Aircraft Deicing System Components

Several components are used to construct all deice boot systems. The components may differ slightly in name and location within the system depending on the aircraft. Components may also combine functions to save space and weight. The basic functions of filtering, pressure regulation, distribution, and attachment to a vacuum when boots are not in use must all be present. Check valves must also be installed to prevent back flow in the system. Manifolds are common on multiengine aircraft to allow sourcing of low pressure air from both engine pumps. Note that air-pump pressure is typically expelled overboard when not needed. Bleed air is shut off by a valve when not needed for deice boot operation on turbine engine aircraft. A timer, or control unit with an automatic mode, exists on many aircraft to repeat the deice cycle periodically.

Wet-Type Engine-Driven Air Pump

To provide pressure for the deice boots, older aircraft may use a wet-type engine-driven air pump mounted on the accessory drive gear case of the engine. Some modern aircraft may also use a wet-type air pump because of its durability. The pump is typically a four vane, positive displacement pump. Engine oil passes from the accessory case through the pump mounting base flange to lubricate the pump. Some of the oil is entrained in the output air and must be removed by an oil separator before it is sent through other components in the deice system. When installing a wet-type pump, care should be taken to ensure that the oil passage in the gasket, pump, and mounting flange are aligned to ensure lubrication. [Figure 1]

Aircraft Deicing System Components
Figure 1. A wet-type air pump with engine oil lubricating ports in the mounting flange

Dry-Type Engine-Driven Air Pump

Most modern GA aircraft are equipped with a dry-type engine-driven air pump. It is also mounted on the engine accessory drive case; however, it is not lubricated with engine oil. The pump is constructed with carbon rotor vanes and bearings. The carbon material wears at a controlled rate to provide adequate lubrication without the need for oil. This keeps output air oil-free; thus, the use of an oil separator is not required. Caution should be used to prevent oil, grease, or degreasing fluids from entering the pump or the air system to ensure proper pump and system operation. [Figure 2] Dry-type and wet-type pumps are virtually maintenance free. Mounting bolts should be checked for security as should all hose connections. Wet-type pumps have a longer time before requiring overhaul, but dry-type pumps give the assurance that the deice system will not be contaminated with oil.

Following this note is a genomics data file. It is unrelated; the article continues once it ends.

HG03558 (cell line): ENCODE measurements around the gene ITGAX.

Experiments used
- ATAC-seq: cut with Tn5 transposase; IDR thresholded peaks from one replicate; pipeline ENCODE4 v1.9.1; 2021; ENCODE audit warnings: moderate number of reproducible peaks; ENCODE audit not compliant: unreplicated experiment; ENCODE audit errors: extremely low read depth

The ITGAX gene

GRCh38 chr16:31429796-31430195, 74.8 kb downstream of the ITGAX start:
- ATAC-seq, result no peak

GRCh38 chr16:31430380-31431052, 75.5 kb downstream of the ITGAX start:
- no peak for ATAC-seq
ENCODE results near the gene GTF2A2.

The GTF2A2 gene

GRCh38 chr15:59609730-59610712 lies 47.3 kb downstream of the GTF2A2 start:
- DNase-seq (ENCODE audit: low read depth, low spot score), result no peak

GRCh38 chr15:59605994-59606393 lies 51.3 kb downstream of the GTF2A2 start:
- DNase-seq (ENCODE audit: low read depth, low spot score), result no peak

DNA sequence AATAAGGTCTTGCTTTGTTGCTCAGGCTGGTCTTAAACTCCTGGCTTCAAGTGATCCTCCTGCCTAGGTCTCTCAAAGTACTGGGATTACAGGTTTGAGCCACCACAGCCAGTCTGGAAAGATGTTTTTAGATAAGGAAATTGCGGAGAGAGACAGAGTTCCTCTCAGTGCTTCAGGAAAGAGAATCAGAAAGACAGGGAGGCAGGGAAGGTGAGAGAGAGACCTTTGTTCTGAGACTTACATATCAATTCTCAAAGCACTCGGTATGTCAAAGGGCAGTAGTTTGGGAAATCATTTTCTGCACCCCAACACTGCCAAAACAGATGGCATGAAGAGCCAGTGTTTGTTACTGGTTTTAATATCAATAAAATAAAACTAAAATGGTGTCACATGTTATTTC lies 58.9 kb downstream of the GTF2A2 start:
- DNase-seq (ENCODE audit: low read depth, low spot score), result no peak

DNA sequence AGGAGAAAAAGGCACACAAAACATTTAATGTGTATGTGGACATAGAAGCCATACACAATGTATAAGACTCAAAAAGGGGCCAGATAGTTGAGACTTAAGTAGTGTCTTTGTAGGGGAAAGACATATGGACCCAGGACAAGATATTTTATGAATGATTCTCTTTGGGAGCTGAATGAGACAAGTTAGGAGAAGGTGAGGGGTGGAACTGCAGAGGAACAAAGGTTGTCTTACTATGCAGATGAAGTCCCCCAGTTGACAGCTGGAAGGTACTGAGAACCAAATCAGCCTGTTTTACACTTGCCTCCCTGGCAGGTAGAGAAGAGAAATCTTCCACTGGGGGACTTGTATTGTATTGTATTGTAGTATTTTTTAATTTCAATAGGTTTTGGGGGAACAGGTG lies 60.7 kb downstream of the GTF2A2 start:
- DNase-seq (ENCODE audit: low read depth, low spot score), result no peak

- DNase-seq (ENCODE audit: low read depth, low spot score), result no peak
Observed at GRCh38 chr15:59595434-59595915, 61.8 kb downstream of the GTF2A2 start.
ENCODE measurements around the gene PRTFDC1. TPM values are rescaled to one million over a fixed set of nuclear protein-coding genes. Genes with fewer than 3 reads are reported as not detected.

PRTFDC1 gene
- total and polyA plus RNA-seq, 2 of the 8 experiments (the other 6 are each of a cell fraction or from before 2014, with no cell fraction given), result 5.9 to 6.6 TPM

Aircraft Deicing System Components
Figure 2. Dry-type engine-driven air pump

Oil Separator

An oil separator is required for each wet-type air pump. Pump output air flows through the separator where most of the oil is removed and sent back to the engine though a drain line. Some systems may include a secondary separator to ensure oil free air is delivered to the deice system. There are no moving parts in an oil separator. A convoluted interior allows the air to pass, while the oil condenses and drains back to the engine. The only maintenance required on the separator is flushing the interior of the unit with a specified solvent. This should be done at intervals prescribed in the applicable maintenance manual. [Figure 3]

Aircraft Deicing System Components
Figure 3. An oil separator used with a wet-type engine-driven air pump

Control Valve

A control valve is a solenoid operated valve that allows air from the pump to enter the deice system. When energized by the deice switch in the cockpit, the valve opens. The control valve dumps pump air overboard when the deice system is not in use. Many control valves are built in combination with pressure relief valves that keeps the deice system safe from over pressure. [Figure 4]

Aircraft Deicing System Components
Figure 4. A solenoid operated deice control valve

Deflate Valve

All deice boot systems require a means for connecting vacuum from the air pump to the boots when the boots are not in use. This ensures the boots are held tightly deflated against the aircraft structure to provide the significant change in size and shape needed to break off accumulated ice when the boots inflate. One single deflate valve is used on simple deice boot systems. The deflate valve is solenoid operated. It is located at a point in the system where when closed, air is delivered to the boots. When open, vacuum is applied. Often, the deflate function is built into another unit, such as a distributor valve discussed next.

Distributor Valve